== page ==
Owing to the real possibility this land, irrespective of the credentials for or against the Gosford Glyphs, could be sold then developed, a different approach is compulsory. It has been our agreed stance to categorise all the sites/relics we are sharing as being ‘found within 2 hours of Sydney’, but that generalised approach doesn’t apply in this location. Those engravings, and other related platforms (one is actually located within this block) are now directly under threat.
The distance between this unique site and that of the Gosford Glyphs is far too close for coincidence or comfort. As to determining the bona fides of this supposed Egyptian site, we have one advantage. According to Dr. Hans-Dieter von Senff, who has produced a draft paper on the site:
These Hieroglyphs are real and have existed for some 4,500 years in Australia. In order to prove that these Proto-Egyptian glyphs are not graffiti, as claimed by various “Experts” and “Egyptologists,” but are the written record left by pre-historic man, written in a coherent and understandable language that makes sense even 4,500 years later. This site is no hoax, but a genuine archaeological discovery; as is proven by the newly discovered second set of glyphs.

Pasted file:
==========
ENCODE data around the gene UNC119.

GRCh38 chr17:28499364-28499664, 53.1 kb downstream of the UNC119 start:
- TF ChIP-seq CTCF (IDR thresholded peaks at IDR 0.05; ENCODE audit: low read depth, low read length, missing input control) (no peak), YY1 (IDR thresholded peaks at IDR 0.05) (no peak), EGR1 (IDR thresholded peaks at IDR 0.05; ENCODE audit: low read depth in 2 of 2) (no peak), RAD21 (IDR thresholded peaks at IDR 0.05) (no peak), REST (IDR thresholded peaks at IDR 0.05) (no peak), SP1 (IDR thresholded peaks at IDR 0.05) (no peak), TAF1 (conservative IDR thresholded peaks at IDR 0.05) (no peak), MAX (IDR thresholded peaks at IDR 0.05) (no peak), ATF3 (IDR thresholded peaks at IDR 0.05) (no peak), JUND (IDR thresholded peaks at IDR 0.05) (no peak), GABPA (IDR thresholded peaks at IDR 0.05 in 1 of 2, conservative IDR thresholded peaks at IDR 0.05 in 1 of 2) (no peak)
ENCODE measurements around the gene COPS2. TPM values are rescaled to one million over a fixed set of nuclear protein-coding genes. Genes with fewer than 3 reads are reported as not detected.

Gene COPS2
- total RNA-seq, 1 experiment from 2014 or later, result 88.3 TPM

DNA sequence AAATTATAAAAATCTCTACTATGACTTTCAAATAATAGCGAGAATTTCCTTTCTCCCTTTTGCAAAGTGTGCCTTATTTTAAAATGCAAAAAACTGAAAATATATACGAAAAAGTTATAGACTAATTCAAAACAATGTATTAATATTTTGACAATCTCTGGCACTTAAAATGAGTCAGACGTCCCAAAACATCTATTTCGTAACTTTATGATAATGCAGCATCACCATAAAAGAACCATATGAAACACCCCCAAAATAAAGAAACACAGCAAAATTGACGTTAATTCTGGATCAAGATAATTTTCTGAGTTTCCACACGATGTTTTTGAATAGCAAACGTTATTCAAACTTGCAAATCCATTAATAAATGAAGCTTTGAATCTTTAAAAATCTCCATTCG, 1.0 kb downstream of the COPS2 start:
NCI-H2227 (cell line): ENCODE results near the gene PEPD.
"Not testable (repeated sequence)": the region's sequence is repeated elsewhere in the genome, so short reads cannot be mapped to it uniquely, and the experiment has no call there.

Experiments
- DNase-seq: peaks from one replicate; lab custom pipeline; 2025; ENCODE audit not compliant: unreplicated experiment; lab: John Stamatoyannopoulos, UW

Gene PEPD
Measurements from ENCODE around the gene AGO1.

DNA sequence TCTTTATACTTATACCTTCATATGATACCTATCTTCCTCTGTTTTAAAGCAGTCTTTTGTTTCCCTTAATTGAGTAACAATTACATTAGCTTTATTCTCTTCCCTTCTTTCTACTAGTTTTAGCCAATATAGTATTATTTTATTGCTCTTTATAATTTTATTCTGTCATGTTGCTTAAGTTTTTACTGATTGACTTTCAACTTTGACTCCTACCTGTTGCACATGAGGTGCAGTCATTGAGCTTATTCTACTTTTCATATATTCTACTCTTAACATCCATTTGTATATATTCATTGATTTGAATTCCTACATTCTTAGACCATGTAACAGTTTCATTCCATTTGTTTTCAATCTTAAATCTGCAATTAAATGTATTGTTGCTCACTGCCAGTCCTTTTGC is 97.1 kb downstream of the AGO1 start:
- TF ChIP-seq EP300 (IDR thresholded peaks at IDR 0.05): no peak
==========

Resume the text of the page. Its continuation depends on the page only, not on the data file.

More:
The critics who dispute the origin of these engravings numbering over 300 are not sensitive to the bigger picture, and if proven to be engraved by Egyptians, these glyphs form a pivotal and historic epitaph to an Australian history very few suspect. The engravings were first properly translated by Ray Johnson, claimed to be proto-Egyptian and accepted “as correct by the General Director of Cairo Museum, Dr. Dia’ Abou-Ghazi.”1 However, despite the endorsement of the resident expert in Cairo, Australian academics with less impressive credentials are adamant this is an elaborate hoax.